It was obvious that a group would need to leave for help immediately. The
shattered crew could not survive indefinitely on the stony, storm-swept
beach of Elephant Island, and no one would be searching for them there.
Shackleton selected a party of five to accompany him in the James Caird,
the strongest of the lifeboats. Their goal was a whaling station on South
Georgia Island, 800 miles away across terrifying waters.
The six men in their tiny boat endured gales, dangerous ice buildup, and stupefying
waves. Navigation was based on occasional glimpses of the sun, so they were uncertain
that they were even heading towards their goal. After 14 days they sighted the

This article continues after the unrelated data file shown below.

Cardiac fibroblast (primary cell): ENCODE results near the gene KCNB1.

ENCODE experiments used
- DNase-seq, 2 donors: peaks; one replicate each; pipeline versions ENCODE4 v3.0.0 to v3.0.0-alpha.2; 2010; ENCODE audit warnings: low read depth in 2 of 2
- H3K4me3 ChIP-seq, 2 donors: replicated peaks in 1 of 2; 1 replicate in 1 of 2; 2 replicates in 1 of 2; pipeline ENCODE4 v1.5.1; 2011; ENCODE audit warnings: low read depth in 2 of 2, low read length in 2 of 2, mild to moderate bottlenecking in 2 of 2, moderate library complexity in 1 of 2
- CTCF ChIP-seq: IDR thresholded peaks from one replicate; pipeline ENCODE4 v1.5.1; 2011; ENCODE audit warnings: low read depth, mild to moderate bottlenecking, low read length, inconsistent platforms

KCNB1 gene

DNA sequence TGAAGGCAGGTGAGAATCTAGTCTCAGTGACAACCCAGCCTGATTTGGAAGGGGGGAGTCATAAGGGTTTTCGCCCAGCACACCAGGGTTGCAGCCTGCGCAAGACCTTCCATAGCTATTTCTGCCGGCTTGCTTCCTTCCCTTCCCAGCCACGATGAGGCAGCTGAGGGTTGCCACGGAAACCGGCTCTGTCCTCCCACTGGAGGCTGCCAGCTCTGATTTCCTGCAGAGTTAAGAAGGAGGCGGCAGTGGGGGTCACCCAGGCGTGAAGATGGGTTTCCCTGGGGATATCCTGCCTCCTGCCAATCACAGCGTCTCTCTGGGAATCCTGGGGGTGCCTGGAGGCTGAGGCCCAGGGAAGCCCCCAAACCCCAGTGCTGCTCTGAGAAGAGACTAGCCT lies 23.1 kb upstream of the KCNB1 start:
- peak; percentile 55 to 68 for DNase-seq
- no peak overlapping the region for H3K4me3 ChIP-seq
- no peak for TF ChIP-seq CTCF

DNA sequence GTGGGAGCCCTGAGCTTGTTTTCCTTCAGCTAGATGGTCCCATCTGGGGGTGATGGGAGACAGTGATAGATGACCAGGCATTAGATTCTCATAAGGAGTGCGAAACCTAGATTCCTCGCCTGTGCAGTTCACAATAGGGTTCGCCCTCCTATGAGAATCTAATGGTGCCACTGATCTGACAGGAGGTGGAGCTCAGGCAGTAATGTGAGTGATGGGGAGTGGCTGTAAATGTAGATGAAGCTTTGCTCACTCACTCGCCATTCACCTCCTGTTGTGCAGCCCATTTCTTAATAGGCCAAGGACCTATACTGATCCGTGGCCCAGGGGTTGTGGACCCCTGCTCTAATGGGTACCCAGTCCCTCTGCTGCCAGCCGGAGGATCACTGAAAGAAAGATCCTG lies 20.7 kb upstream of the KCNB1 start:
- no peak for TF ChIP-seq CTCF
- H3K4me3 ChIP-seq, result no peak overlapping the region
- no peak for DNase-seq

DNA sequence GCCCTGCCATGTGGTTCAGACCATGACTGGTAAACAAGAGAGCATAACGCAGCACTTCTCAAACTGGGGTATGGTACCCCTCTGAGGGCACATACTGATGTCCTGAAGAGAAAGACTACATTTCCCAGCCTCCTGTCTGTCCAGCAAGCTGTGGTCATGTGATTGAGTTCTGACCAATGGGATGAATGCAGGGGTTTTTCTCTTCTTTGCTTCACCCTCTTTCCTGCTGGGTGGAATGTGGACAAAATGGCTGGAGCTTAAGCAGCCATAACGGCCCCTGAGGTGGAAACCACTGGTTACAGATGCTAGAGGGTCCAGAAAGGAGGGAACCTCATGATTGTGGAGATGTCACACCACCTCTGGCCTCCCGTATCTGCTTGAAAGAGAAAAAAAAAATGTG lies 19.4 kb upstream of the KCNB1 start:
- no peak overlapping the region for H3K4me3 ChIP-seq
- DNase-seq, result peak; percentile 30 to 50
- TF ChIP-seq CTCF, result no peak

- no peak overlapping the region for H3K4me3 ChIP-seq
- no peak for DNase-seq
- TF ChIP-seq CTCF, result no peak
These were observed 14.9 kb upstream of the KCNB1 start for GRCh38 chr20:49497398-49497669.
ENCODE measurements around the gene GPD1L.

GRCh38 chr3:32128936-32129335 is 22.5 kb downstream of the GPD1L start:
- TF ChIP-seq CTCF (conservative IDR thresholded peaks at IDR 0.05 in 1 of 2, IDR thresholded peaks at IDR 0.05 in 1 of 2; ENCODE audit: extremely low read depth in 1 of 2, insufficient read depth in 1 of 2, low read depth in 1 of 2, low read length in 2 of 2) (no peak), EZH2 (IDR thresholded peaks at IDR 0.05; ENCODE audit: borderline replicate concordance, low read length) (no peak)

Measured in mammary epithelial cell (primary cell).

island, and they managed to land after two more days of being buffeted by ocean
and weather. But they were on the wrong side of the island, separated from the
station by 22 miles of mountainous terrain.
After eight days of rest, Shackleton again divided his crew. He and two others
made the overland trek across glaciers, crags, and crevasses. They made their
entry into the whaling station through a waterfall.
Next: Part Six, Rescued